As survivors of a major fire in downtown Cairo last week take toll of the dramatic few days they lived with flames, smoke and ashes, they blame the government for a slow emergency response, and perhaps even more.
A huge fire broke out on Sunday, May 8, in one of Cairo’s busiest marketplaces: Souq al-Attaba. At least three people died, at least 91 were injured and five commercial buildings were completely destroyed, state media reported.
The fire started on Sunday night close to a building that houses a hotel and a number of shops and storehouses, then spread to another four buildings, all of which were gutted by the blaze. It lasted for at least two days, local residents and shop owners told Mada Masr.
Area residents blamed the civil defense forces and the fire department for the spread of the fire. They say firefighters didn’t arrive on the scene until an hour after the first building went up in flames, and no backup forces arrived until military firefighters showed up at 3 am.
“We tried to evacuate the hotel as soon as the fire started, until the civil firefighters came. They came an hour after the fire broke out, and had no backup,” says a source from the Andalus Hotel, which was located in one of the destroyed buildings. “As soon as they emptied their water tanks, they stood there as helpless as we were. We had to wait for the military firefighters to come, as they have more developed tools.”
An electrical short circuit may have ignited the blaze, Interior Ministry spokesperson Abu Bakr Abdul Karim said in a phone interview with the privately owned ONtv satellite channel. But residents and a number of shop owners affected by the fire believe it was a case of arson.
Sharaf Eddin, 50, is the doorman of one of the buildings that caught fire. He says the blaze began in a tent set up by a street vendor before spreading to the hotel building.
“In the blink of an eye, it spread to adjacent buildings, but the incomprehensible thing is that other buildings that were not close to it were set on fire, too. No matter how hard we tried to put the fires out, they raged more and more,” he recalls.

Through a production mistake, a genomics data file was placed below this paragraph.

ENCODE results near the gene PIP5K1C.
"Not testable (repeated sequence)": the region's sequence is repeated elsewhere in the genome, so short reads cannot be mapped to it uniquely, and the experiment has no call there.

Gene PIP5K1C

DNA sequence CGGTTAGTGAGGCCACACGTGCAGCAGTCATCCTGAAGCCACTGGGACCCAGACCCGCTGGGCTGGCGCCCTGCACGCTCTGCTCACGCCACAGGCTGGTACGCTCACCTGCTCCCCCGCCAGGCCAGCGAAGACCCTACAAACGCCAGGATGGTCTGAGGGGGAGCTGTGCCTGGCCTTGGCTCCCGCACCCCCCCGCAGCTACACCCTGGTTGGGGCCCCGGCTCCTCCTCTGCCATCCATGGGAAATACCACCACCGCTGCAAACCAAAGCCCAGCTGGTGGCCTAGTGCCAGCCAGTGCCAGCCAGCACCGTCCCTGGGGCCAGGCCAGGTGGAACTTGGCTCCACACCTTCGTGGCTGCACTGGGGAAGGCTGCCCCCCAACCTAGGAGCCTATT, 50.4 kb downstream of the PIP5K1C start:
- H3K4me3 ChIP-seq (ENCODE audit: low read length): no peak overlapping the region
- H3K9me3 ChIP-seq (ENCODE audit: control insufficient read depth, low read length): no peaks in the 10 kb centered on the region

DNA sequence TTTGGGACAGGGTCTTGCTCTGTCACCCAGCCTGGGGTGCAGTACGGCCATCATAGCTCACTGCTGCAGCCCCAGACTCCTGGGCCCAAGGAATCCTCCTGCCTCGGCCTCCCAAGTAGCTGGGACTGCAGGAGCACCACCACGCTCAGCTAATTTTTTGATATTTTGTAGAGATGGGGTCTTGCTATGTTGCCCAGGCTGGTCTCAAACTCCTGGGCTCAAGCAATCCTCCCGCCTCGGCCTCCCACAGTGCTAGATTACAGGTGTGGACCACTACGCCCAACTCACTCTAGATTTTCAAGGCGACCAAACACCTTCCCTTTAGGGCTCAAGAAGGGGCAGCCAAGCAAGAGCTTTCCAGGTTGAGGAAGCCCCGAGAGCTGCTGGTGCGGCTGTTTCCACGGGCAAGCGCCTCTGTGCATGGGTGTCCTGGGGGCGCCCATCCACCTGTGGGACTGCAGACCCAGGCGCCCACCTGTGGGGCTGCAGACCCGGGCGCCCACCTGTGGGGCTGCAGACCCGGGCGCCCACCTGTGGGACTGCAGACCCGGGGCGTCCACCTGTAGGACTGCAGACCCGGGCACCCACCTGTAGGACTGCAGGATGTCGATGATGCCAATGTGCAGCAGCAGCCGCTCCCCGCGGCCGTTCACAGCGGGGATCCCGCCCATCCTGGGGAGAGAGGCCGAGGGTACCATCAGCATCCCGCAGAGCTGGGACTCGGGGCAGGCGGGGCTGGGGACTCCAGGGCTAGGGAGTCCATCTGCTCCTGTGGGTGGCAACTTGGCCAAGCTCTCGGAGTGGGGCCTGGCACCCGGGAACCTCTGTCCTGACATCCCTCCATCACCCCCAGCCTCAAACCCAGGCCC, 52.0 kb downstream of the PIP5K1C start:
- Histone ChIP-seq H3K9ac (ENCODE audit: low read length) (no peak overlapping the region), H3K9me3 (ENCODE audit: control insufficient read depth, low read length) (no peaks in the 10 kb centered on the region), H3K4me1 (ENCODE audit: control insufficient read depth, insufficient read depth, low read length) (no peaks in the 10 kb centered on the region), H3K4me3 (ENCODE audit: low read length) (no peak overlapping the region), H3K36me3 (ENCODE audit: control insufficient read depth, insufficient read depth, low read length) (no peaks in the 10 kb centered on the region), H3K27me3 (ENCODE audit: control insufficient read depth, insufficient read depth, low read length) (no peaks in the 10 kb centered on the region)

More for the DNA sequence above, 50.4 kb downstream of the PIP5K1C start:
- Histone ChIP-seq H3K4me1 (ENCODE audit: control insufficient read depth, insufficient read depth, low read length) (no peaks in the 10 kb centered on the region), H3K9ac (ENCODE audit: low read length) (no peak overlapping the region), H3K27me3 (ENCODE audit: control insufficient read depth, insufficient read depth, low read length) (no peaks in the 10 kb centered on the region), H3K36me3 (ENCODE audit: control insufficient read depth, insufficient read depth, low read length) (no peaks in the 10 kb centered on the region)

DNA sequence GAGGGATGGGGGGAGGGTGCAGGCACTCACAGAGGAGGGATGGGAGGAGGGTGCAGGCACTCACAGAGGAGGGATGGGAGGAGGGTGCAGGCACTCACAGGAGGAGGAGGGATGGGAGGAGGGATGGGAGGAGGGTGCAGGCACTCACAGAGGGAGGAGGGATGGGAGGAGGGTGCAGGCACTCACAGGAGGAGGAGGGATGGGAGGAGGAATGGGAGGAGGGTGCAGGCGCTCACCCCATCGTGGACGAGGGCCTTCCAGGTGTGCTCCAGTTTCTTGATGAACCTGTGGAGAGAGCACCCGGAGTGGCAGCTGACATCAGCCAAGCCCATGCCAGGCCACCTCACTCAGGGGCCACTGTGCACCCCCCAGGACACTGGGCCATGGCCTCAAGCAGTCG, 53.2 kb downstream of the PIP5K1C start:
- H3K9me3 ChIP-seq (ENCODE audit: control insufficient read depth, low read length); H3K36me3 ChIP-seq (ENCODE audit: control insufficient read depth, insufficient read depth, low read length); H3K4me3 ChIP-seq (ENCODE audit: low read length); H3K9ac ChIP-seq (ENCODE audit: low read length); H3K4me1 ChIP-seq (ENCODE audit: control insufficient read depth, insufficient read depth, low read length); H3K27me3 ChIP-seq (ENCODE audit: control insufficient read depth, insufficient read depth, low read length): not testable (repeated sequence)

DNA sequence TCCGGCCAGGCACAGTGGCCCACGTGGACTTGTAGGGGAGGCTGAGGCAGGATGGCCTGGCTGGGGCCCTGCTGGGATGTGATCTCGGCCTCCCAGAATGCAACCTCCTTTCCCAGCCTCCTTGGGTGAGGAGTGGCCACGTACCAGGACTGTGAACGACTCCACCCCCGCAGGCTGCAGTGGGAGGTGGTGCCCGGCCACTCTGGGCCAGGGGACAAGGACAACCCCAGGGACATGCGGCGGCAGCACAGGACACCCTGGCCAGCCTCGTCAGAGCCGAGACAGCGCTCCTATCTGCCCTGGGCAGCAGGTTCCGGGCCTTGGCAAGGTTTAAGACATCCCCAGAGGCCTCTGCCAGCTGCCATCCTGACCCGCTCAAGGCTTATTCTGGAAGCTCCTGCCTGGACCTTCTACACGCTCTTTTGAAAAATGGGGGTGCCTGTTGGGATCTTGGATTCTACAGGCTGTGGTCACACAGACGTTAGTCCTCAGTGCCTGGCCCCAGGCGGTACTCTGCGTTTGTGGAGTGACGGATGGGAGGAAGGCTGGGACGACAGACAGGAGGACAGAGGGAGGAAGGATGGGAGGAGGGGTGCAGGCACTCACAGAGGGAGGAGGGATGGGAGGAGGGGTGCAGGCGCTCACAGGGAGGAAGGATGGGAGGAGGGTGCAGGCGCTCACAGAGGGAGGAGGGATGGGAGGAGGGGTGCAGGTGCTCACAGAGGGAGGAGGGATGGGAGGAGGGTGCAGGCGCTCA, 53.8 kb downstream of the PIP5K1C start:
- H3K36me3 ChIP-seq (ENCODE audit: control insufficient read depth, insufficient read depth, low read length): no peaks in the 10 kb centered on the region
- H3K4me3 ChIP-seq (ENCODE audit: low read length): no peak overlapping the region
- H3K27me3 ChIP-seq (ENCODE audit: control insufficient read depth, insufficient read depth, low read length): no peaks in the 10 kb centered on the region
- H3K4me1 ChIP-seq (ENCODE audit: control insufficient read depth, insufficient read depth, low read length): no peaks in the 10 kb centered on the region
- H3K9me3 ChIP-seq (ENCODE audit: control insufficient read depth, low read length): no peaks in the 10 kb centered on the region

In the aftermath, a number of shop owners and wholesale traders are still evacuating the very few things left out of their scorched shops, including Salah Elwy, a wholesaler and owner of a number of clothing storehouses that were destroyed in the incident.
“This is surely an arson attack, and it is not the first time it happens here,” he claims. “Sunday is a day off at the market, and it is not as busy as any other day. [They] chose the timing very well. Just last week, also on a Sunday, the same thing happened in the same way, and it left Sednaoui [another shop] totally burned.”
The fire that broke out a week before at midnight in the Sednaoui department store, considered a heritage building by the National Organization for Urban Harmony, left the building completely charred. No injuries or deaths were reported after the incident, according to residents.
The vast number of street vendors and sellers putting their goods on display in the streets hindered the work of the firefighters, residents say, and made it harder to reach the burning buildings, as they blocked the adjacent roads. Most of the goods sold by the vendors are made from oil and petroleum byproducts, which ignited the fire, some residents claim.
The government is studying the possibility of evacuating downtown marketplaces — including Attaba and Mosky, two of Cairo’s largest markets, Cairo Deputy Governor Mohamed Ayman Abdel Tawab said in a phone interview with the privately owned TV channel Sada al-Balad a day after the fire broke out in Attaba. The plan is to evict street vendors from these areas and relocate them “in other, more open places where they can legally resume their commercial activities in a safer environment,” he said.